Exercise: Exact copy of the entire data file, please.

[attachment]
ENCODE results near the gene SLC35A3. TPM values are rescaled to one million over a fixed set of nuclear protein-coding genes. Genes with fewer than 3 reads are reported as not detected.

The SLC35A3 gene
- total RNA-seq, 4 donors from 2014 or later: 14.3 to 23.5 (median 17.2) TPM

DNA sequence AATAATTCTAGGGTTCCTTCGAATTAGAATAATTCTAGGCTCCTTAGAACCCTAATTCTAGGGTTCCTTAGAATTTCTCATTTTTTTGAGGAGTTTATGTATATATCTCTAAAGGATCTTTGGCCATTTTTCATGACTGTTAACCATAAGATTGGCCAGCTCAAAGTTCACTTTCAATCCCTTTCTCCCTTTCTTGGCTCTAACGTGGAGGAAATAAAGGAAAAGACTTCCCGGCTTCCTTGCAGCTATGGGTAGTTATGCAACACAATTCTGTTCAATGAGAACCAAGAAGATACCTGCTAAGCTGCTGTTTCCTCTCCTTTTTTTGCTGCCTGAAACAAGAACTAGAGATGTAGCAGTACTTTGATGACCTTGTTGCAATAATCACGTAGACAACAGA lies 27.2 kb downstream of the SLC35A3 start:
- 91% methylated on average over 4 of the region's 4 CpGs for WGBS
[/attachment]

ENCODE results near the gene SLC35A3. TPM values are rescaled to one million over a fixed set of nuclear protein-coding genes. Genes with fewer than 3 reads are reported as not detected.

The SLC35A3 gene
- total RNA-seq, 4 donors from 2014 or later: 14.3 to 23.5 (median 17.2) TPM

DNA sequence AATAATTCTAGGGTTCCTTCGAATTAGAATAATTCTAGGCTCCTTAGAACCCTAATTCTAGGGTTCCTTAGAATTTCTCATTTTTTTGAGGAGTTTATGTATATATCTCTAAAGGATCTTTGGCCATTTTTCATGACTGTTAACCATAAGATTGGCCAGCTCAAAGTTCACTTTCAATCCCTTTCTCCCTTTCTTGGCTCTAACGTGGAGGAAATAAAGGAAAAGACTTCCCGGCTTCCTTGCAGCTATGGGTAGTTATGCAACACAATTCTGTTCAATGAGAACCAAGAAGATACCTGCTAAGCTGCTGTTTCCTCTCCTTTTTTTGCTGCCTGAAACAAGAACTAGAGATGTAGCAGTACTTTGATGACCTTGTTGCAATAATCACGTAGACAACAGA lies 27.2 kb downstream of the SLC35A3 start:
- 91% methylated on average over 4 of the region's 4 CpGs for WGBS